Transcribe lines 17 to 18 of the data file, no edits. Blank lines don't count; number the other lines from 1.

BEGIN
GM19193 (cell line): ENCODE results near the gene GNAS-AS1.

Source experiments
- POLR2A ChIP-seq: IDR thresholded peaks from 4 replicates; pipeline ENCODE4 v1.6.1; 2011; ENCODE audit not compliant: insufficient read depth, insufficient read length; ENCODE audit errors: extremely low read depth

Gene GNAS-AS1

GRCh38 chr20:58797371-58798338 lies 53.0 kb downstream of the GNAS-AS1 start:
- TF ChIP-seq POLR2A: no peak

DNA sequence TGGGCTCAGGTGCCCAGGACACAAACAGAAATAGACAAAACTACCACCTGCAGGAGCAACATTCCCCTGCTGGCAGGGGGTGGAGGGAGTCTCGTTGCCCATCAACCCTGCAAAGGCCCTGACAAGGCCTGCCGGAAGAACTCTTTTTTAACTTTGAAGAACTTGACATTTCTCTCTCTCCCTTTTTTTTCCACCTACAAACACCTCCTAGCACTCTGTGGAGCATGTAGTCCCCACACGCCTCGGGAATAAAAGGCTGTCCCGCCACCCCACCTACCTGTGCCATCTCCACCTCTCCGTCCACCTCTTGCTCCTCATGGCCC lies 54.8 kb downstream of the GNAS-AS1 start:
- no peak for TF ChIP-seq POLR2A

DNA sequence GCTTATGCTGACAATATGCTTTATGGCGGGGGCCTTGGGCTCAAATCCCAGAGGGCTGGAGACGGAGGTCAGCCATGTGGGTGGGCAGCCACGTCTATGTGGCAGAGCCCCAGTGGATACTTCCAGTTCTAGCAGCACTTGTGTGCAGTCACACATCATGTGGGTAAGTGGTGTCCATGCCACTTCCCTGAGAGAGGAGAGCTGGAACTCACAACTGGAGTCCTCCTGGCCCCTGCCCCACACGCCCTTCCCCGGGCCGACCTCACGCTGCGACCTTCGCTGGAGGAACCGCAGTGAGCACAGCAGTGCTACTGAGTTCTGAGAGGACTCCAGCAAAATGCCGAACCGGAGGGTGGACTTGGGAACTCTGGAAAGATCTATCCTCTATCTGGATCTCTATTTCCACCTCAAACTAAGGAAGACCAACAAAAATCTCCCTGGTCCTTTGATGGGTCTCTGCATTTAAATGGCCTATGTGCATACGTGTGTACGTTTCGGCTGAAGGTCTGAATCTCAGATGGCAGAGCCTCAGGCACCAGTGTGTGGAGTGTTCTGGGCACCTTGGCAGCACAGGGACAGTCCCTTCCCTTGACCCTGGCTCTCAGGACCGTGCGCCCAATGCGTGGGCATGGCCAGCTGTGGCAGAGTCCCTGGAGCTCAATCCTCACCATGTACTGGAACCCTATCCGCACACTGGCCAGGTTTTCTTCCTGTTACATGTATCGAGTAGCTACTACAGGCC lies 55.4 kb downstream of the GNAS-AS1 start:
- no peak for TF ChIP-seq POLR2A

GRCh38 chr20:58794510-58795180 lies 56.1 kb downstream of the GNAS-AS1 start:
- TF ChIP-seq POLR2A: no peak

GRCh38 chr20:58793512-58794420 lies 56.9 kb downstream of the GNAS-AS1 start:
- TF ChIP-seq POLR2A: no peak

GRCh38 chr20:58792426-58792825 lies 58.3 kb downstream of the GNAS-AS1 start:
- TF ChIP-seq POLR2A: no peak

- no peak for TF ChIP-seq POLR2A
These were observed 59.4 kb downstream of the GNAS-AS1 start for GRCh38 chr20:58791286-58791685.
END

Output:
- no peak for TF ChIP-seq POLR2A
These were observed 59.4 kb downstream of the GNAS-AS1 start for GRCh38 chr20:58791286-58791685.